Clinical case definitions for Argentine hemorrhagic fever.
Argentine hemorrhagic fever (AHF) is a potentially lethal infection in Argentina. The case-fatality ratio is >15%, but treatment reduces the mortality rate to <1%. Diagnosis is based on clinical and laboratory criteria, but no case definition has been validated. A chart review was conducted for patients hospitalized with suspected AHF. Individuals with a fourfold rise in antibody titer were classified as cases. The combination of a platelet count of <100,000/mm3 and a white blood cell (WBC) count of <2,500/mm3 had a sensitivity and specificity of 87% and 88%, respectively, thus suggesting that the use of these criteria in a case definition would be helpful for epidemiological studies of AHF. The combination of a platelet count of <100,000/mm3 and a WBC count of <4,000/mm3 had a sensitivity of 100% and a specificity of 71%; the use of these criteria in a case definition should be helpful for screening patients for therapy with immune plasma in the region where AHF is endemic. (+info)
Lassa and Mopeia virus replication in human monocytes/macrophages and in endothelial cells: different effects on IL-8 and TNF-alpha gene expression.
Cells of the mononuclear and endothelial lineages are targets for viruses which cause hemorrhagic fevers (HF) such as the filoviruses Marburg and Ebola, and the arenaviruses Lassa and Junin. A recent model of Marburg HF pathogenesis proposes that virus directly causes endothelial cell damage and macrophage release of TNF-alpha which increases the permeability of endothelial monolayers [Feldmann et al. , 1996]. We show that Lassa virus replicates in human monocytes/macrophages and endothelial cells without damaging them. Human endothelial cells (HUVEC) are highly susceptible to infection by both Lassa and Mopeia (a non-pathogenic Lassa-related arenavirus). Whereas monocytes must differentiate into macrophages before supporting even low level production of these viruses, the virus yields in the culture medium of infected HUVEC cells reach more than 7 log10 PFU/ml without cellular damage. In contrast to filovirus, Lassa virus replication in monocytes/macrophages fails to stimulate TNF-alpha gene expression and even down-regulates LPS-stimulated TNF-alpha mRNA synthesis. The expression of IL-8, a prototypic proinflammatory CXC chemokine, was also suppressed in Lassa virus infected monocytes/macrophages and HUVEC on both the protein and mRNA levels. This contrasts with Mopeia virus infection of HUVEC in which neither IL-8 mRNA nor protein are reduced. The cumulative down-regulation of TNF-alpha and IL-8 expression could explain the absence of inflammatory and effective immune responses in severe cases of Lassa HF. (+info)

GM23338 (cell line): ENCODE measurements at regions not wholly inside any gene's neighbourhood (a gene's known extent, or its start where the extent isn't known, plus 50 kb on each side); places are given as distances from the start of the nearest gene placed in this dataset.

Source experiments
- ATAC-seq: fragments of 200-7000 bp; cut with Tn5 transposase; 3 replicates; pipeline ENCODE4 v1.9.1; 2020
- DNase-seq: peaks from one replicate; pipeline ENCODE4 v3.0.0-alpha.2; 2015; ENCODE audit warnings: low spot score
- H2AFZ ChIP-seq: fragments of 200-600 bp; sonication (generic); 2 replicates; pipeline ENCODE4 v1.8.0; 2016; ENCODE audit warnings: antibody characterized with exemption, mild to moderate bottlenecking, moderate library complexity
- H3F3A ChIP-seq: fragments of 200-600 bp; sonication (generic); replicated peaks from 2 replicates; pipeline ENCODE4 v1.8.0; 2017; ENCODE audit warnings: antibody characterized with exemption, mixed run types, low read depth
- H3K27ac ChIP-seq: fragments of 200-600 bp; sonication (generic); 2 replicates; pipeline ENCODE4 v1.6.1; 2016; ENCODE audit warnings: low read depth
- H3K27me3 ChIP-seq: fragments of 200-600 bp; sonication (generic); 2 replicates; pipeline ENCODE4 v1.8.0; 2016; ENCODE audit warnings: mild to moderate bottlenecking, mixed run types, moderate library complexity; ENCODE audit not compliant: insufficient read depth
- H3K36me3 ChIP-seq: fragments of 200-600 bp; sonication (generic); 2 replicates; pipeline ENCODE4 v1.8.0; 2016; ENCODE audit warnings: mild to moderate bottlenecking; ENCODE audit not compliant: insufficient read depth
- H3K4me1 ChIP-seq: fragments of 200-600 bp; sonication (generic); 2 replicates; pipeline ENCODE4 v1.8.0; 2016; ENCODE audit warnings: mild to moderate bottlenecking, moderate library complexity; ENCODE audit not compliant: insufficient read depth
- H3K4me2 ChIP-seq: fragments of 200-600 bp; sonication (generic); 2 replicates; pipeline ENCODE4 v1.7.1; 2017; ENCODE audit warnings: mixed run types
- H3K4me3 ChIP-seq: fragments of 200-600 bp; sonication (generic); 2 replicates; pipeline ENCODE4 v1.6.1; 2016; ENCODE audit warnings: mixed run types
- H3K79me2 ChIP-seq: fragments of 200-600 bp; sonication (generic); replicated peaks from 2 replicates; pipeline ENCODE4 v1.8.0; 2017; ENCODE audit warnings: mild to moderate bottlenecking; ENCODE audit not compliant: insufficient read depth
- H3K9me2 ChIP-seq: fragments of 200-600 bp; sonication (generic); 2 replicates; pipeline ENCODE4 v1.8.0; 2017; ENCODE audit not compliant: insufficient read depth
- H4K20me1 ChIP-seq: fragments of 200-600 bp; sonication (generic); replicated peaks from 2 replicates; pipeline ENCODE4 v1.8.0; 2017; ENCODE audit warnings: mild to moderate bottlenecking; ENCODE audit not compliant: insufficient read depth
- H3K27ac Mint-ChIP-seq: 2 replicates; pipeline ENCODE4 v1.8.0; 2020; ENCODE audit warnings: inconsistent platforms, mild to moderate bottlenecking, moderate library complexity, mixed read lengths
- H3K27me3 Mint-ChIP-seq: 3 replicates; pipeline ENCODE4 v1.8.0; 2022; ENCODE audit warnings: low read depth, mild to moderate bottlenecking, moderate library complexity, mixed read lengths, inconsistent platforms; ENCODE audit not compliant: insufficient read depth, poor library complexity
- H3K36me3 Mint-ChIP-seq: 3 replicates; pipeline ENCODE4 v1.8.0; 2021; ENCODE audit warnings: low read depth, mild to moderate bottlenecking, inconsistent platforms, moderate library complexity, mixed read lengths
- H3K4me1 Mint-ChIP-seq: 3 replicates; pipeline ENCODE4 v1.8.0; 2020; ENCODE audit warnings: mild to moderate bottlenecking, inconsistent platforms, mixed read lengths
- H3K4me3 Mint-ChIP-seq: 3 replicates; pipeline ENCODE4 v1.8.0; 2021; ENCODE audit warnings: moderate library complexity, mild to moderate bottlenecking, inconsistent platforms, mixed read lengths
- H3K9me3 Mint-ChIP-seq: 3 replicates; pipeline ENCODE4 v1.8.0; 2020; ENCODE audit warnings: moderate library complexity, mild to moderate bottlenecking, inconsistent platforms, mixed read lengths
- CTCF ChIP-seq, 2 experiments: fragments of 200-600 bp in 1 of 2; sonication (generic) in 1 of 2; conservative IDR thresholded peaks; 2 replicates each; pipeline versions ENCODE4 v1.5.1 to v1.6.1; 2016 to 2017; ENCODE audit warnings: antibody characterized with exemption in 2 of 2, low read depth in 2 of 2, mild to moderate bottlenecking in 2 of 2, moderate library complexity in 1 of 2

Fatal illnesses associated with a new world arenavirus--California, 1999-2000.
The California Department of Health Services (CDHS) and the University of Texas Medical Branch (UTMB) recently identified evidence of infection with an arenavirus in three patients hospitalized with similar fatal illnesses. This report summarizes the investigation of these cases. (+info)
Arenavirus antibody in rodents indigenous to coastal southern California.